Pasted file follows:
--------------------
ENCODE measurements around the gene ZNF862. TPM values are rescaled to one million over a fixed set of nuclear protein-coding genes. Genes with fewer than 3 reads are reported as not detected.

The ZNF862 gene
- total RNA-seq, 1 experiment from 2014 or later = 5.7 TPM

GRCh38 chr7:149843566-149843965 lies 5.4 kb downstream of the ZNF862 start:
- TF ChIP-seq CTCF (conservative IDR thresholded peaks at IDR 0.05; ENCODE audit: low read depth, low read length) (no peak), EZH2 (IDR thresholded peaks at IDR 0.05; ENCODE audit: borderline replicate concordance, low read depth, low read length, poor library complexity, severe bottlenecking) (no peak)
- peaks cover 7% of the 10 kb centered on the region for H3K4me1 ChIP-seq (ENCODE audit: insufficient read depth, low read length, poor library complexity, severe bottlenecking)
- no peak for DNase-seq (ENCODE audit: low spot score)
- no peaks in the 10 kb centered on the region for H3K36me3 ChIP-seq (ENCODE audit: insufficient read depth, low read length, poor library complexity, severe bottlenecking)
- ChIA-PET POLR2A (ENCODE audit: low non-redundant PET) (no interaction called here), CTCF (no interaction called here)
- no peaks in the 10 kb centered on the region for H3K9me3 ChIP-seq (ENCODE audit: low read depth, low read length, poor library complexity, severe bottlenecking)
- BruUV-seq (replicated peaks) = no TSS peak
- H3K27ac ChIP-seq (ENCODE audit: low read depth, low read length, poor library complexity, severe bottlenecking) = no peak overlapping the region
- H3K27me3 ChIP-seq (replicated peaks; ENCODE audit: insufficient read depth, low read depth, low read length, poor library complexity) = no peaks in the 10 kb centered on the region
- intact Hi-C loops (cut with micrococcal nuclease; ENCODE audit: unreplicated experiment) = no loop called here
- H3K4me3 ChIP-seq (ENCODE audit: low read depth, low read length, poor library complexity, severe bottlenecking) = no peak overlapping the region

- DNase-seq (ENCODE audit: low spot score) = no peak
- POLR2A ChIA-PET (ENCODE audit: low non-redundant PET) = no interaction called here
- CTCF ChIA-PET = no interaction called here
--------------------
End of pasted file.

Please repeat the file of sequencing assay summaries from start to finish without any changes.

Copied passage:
ENCODE measurements around the gene ZNF862. TPM values are rescaled to one million over a fixed set of nuclear protein-coding genes. Genes with fewer than 3 reads are reported as not detected.

The ZNF862 gene
- total RNA-seq, 1 experiment from 2014 or later = 5.7 TPM

GRCh38 chr7:149843566-149843965 lies 5.4 kb downstream of the ZNF862 start:
- TF ChIP-seq CTCF (conservative IDR thresholded peaks at IDR 0.05; ENCODE audit: low read depth, low read length) (no peak), EZH2 (IDR thresholded peaks at IDR 0.05; ENCODE audit: borderline replicate concordance, low read depth, low read length, poor library complexity, severe bottlenecking) (no peak)
- peaks cover 7% of the 10 kb centered on the region for H3K4me1 ChIP-seq (ENCODE audit: insufficient read depth, low read length, poor library complexity, severe bottlenecking)
- no peak for DNase-seq (ENCODE audit: low spot score)
- no peaks in the 10 kb centered on the region for H3K36me3 ChIP-seq (ENCODE audit: insufficient read depth, low read length, poor library complexity, severe bottlenecking)
- ChIA-PET POLR2A (ENCODE audit: low non-redundant PET) (no interaction called here), CTCF (no interaction called here)
- no peaks in the 10 kb centered on the region for H3K9me3 ChIP-seq (ENCODE audit: low read depth, low read length, poor library complexity, severe bottlenecking)
- BruUV-seq (replicated peaks) = no TSS peak
- H3K27ac ChIP-seq (ENCODE audit: low read depth, low read length, poor library complexity, severe bottlenecking) = no peak overlapping the region
- H3K27me3 ChIP-seq (replicated peaks; ENCODE audit: insufficient read depth, low read depth, low read length, poor library complexity) = no peaks in the 10 kb centered on the region
- intact Hi-C loops (cut with micrococcal nuclease; ENCODE audit: unreplicated experiment) = no loop called here
- H3K4me3 ChIP-seq (ENCODE audit: low read depth, low read length, poor library complexity, severe bottlenecking) = no peak overlapping the region

- DNase-seq (ENCODE audit: low spot score) = no peak
- POLR2A ChIA-PET (ENCODE audit: low non-redundant PET) = no interaction called here
- CTCF ChIA-PET = no interaction called here